In 2017, the Polish theatre community could not rely on the same social pressure for change as was being felt in Iceland. Still, in 2018 the Warsaw Academy was the first institution to begin to address abuses of power. The catalyst was the case of an important professor, who had been known to direct various types of abusive conduct towards women students. The students’ first attempt at redress via an intervention with the Dean of the Academy was not successful, and so they appealed to the Rector, who had a completely different response and proceeded to address the situation. At the same time, the Academy’s alumni got involved, signing a letter to the Rector that described the abusive behaviour of the given faculty member over a period of 20 years. The current students’ testimony was thus confirmed by many Polish theatre artists, including many important figures, and was so serious that it could not be ignored. Because the professor in question served as guarantor for the field of study, it was not a simple matter for the Academy to terminate his employment from one day to the next. Accordingly, he first stopped teaching and subsequently left the school of his own volition as part of long-term negotiations. There were also court proceedings concerning individual cases.

Here we can see a complex paradox emerging in the teaching and practice of acting: exceeding the general norms of human contact is part of this profession. This makes it very difficult to determine when necessary transgression of boundaries tips over into abuse. This is often the terrain of strange, ambiguous comments and late-night phone calls, when the professor tells the student that she is useless, or speaks to her inappropriately. If the student hasn’t managed to record the call, it’s one person’s word against another. The previously mentioned professor, for example, systematically insulted the students, but defended his actions by arguing that it was part of the tradition. He claimed he was doing the best he could for them, though in some cases it amounted to pure violence. 

In light of this case, a working group was formed at the Warsaw Academy, which proposed the establishment of an ethics committee and ombudsman, and supported the establishment of workshops for instructors on non-violent communication and the recognition of manipulation and violence. Most importantly, however, the students’ activity broke the silence and forced the issue to be discussed openly, not only at the Academy, but across the Polish theatre community.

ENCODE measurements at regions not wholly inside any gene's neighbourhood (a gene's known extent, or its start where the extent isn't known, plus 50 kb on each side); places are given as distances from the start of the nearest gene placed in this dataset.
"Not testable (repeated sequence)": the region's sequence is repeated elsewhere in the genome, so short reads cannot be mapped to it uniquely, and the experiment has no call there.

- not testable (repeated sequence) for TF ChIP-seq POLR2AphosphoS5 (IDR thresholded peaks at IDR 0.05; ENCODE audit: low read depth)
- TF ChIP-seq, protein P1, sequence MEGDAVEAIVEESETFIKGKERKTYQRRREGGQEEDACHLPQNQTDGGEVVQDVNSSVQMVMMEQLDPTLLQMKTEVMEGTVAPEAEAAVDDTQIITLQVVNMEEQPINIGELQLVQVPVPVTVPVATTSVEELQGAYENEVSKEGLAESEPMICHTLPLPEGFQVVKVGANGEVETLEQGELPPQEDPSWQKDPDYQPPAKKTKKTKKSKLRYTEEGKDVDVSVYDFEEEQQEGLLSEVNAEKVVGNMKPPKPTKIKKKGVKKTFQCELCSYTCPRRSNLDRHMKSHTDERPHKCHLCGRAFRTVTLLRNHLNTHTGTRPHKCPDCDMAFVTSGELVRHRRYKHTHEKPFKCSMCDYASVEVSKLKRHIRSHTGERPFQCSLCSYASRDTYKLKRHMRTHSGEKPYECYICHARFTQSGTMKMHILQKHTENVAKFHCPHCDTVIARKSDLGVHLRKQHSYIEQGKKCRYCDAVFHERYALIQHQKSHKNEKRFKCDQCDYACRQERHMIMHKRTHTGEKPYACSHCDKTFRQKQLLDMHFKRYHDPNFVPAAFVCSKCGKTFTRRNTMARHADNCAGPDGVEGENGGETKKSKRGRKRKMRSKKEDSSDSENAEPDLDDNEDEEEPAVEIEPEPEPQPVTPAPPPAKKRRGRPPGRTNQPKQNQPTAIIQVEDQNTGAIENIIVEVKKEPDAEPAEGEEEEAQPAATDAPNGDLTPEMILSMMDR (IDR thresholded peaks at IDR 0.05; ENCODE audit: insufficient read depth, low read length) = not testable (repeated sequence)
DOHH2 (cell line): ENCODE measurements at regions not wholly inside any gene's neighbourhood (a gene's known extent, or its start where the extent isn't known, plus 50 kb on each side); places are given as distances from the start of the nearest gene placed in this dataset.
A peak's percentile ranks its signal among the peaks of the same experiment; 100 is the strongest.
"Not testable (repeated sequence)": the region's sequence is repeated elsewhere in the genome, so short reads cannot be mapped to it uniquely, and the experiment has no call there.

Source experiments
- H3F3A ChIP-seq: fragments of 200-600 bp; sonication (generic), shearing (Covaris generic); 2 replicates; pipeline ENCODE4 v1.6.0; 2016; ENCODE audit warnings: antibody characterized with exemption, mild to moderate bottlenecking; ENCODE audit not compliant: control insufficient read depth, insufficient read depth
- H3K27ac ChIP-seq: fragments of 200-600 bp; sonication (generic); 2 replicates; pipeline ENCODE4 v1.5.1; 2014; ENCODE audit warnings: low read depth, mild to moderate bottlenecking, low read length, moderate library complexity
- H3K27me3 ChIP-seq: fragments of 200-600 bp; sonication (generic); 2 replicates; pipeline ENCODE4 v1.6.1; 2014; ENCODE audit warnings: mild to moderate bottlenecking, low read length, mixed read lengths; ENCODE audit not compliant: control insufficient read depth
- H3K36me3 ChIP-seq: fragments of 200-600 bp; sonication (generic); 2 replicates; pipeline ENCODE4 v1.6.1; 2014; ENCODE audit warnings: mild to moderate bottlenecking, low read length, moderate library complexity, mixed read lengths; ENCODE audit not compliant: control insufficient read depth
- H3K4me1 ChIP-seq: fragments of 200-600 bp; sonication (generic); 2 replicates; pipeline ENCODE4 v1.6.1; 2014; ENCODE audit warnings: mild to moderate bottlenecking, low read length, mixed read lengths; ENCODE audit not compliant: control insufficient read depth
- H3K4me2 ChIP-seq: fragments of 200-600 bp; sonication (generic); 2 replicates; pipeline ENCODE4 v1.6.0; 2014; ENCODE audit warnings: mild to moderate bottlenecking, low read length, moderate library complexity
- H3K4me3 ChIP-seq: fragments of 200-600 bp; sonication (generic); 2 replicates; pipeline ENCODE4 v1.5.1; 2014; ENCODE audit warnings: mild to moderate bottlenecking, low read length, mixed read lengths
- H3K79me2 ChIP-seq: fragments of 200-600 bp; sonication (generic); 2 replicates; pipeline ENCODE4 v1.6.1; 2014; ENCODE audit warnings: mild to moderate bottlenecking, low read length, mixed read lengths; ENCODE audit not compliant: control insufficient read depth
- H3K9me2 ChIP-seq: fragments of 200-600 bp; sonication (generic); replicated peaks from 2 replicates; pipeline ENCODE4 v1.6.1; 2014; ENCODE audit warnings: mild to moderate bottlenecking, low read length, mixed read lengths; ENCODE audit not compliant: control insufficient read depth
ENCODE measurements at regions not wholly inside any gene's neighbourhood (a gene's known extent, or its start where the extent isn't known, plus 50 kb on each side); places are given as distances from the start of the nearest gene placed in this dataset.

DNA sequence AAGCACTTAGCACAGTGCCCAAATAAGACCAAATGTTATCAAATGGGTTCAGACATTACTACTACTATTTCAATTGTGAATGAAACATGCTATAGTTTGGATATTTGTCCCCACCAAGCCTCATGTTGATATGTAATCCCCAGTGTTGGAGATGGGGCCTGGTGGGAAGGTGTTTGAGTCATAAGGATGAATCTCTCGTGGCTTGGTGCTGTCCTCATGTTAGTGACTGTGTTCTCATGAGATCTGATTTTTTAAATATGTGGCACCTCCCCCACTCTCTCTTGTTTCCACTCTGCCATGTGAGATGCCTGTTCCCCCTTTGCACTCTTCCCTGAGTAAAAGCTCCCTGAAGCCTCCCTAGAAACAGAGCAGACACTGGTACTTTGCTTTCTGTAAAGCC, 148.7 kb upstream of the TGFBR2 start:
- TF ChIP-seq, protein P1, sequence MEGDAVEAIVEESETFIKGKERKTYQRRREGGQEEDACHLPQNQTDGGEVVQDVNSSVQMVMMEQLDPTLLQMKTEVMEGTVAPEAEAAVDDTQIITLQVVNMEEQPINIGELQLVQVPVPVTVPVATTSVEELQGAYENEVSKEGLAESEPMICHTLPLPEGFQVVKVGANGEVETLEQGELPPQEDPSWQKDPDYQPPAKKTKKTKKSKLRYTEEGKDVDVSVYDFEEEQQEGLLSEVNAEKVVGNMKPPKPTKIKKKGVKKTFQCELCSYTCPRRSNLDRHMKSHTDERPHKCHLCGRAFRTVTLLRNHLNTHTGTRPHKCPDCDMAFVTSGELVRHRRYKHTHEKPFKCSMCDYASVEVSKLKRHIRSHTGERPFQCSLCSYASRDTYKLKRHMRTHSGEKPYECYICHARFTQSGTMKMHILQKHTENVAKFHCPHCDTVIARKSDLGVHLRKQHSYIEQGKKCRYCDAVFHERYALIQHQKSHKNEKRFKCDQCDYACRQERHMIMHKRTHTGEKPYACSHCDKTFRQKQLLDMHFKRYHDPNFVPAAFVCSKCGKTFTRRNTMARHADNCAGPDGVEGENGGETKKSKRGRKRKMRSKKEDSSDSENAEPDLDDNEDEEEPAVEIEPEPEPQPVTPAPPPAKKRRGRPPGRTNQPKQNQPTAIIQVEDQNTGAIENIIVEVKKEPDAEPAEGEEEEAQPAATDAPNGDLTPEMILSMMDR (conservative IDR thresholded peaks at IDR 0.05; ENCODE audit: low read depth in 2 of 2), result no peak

Marie-Luisa Purkrábková and Kateřina Císařová – Theatre Faculty of the Academy of Performing Arts in Prague (DAMU)

No! You Don’t Have to Endure It! is an initiative affiliated with the Theatre Faculty of the Academy of Performing Arts. It arose from an awareness of various abuses of power, insults from teachers, and “public secrets”, which, despite being well-known within the institution, were never publicly addressed and were accompanied by a sense that nothing could be done about them. The initiative aimed to disrupt the normalisation and acceptance of such behaviour. In addition to educating themselves about sexism and abuses of power, the initiators created a questionnaire that offered fellow students a chance to their stories. In June 2021, these stories were read publicly as part of a performance in front of the DAMU building. The initiative was subsequently amplified by social media and the school’s management engaged with the issue, while graduates and faculty also spoke up in support of the initiative, helping to communicate it further.